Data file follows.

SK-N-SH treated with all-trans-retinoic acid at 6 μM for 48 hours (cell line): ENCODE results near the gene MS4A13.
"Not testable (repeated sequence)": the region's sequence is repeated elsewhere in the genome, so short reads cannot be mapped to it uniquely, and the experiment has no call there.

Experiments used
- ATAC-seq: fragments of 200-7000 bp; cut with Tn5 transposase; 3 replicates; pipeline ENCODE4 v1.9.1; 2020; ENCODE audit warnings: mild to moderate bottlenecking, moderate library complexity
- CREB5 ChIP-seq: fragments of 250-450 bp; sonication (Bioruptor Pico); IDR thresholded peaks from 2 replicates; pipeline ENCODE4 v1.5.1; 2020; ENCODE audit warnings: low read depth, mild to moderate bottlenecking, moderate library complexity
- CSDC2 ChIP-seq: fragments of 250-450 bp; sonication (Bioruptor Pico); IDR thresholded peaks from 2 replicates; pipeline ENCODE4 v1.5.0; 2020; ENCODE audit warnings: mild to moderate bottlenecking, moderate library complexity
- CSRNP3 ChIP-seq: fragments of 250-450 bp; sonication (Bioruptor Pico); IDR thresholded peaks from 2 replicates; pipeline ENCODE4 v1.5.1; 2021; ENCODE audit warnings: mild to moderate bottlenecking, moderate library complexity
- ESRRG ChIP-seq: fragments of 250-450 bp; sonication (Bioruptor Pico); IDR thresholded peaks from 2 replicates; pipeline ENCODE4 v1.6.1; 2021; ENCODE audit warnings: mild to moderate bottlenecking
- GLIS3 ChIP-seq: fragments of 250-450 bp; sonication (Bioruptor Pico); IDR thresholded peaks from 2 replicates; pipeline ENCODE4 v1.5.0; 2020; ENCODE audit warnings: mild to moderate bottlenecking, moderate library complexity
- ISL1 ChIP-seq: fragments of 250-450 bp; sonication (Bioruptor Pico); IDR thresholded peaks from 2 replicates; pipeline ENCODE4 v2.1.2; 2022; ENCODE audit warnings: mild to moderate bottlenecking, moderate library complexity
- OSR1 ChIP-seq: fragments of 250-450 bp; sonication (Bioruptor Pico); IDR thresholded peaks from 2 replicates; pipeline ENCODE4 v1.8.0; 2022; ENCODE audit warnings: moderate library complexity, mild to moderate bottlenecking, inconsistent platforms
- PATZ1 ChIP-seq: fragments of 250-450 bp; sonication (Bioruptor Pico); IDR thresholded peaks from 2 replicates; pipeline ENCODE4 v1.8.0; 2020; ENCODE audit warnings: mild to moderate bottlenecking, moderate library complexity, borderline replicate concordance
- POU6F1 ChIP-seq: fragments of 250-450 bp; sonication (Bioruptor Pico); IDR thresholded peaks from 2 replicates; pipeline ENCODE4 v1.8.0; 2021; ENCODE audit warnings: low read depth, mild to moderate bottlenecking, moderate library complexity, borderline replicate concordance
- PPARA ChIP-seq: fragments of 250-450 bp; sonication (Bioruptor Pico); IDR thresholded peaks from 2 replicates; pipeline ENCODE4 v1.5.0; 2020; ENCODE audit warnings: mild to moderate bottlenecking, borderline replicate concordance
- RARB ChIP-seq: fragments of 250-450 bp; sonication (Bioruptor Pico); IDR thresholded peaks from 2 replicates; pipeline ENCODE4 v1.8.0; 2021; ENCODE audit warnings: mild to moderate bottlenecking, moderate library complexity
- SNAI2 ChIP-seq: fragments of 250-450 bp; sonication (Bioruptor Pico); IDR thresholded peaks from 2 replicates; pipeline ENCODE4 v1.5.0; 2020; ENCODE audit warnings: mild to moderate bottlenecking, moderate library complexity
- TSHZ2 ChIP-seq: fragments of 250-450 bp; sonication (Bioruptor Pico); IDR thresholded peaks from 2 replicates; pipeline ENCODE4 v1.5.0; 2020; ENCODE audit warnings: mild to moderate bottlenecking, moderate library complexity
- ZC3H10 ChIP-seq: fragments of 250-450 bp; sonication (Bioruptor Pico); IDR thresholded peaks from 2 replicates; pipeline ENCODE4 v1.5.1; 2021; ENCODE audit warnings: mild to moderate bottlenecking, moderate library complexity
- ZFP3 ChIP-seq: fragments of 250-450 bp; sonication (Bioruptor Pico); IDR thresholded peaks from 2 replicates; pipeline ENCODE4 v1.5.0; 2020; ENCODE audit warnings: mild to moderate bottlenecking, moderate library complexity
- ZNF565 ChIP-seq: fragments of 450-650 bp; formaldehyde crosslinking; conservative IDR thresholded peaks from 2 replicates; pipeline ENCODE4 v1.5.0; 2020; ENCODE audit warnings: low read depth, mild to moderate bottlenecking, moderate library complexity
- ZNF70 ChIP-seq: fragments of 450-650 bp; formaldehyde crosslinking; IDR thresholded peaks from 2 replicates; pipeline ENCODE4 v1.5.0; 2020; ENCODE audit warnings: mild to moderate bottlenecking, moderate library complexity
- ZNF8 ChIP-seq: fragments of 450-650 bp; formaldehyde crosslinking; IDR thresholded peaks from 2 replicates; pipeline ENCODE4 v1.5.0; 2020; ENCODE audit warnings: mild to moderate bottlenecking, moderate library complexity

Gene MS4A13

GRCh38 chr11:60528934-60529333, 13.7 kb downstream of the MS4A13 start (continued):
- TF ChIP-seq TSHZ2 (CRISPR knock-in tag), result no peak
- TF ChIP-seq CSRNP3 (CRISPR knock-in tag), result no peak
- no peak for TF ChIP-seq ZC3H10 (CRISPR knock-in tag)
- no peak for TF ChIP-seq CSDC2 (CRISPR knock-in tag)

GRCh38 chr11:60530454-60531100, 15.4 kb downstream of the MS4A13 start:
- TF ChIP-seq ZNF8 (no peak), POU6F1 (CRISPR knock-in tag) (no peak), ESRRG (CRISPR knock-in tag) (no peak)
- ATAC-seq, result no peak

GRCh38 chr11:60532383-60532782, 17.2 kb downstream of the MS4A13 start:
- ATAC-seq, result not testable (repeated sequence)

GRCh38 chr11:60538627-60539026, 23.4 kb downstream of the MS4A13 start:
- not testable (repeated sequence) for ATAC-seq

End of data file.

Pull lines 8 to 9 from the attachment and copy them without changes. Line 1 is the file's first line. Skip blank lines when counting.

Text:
- ESRRG ChIP-seq: fragments of 250-450 bp; sonication (Bioruptor Pico); IDR thresholded peaks from 2 replicates; pipeline ENCODE4 v1.6.1; 2021; ENCODE audit warnings: mild to moderate bottlenecking
- GLIS3 ChIP-seq: fragments of 250-450 bp; sonication (Bioruptor Pico); IDR thresholded peaks from 2 replicates; pipeline ENCODE4 v1.5.0; 2020; ENCODE audit warnings: mild to moderate bottlenecking, moderate library complexity